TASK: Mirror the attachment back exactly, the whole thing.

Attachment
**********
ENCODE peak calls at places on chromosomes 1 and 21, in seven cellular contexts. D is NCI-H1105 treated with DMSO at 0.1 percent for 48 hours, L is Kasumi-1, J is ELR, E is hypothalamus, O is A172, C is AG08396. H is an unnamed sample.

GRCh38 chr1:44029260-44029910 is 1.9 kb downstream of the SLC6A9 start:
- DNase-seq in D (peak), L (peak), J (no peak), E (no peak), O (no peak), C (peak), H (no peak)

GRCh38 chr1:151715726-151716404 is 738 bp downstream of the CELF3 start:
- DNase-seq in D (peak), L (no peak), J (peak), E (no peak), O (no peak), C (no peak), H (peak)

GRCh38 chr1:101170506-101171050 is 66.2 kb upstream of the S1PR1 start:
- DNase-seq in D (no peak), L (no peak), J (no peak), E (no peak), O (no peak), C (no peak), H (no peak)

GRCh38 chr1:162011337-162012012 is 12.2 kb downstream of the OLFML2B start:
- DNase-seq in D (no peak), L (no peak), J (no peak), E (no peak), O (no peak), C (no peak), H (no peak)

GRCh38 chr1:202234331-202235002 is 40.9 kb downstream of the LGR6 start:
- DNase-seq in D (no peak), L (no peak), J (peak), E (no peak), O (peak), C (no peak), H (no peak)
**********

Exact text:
ENCODE peak calls at places on chromosomes 1 and 21, in seven cellular contexts. D is NCI-H1105 treated with DMSO at 0.1 percent for 48 hours, L is Kasumi-1, J is ELR, E is hypothalamus, O is A172, C is AG08396. H is an unnamed sample.

GRCh38 chr1:44029260-44029910 is 1.9 kb downstream of the SLC6A9 start:
- DNase-seq in D (peak), L (peak), J (no peak), E (no peak), O (no peak), C (peak), H (no peak)

GRCh38 chr1:151715726-151716404 is 738 bp downstream of the CELF3 start:
- DNase-seq in D (peak), L (no peak), J (peak), E (no peak), O (no peak), C (no peak), H (peak)

GRCh38 chr1:101170506-101171050 is 66.2 kb upstream of the S1PR1 start:
- DNase-seq in D (no peak), L (no peak), J (no peak), E (no peak), O (no peak), C (no peak), H (no peak)

GRCh38 chr1:162011337-162012012 is 12.2 kb downstream of the OLFML2B start:
- DNase-seq in D (no peak), L (no peak), J (no peak), E (no peak), O (no peak), C (no peak), H (no peak)

GRCh38 chr1:202234331-202235002 is 40.9 kb downstream of the LGR6 start:
- DNase-seq in D (no peak), L (no peak), J (peak), E (no peak), O (peak), C (no peak), H (no peak)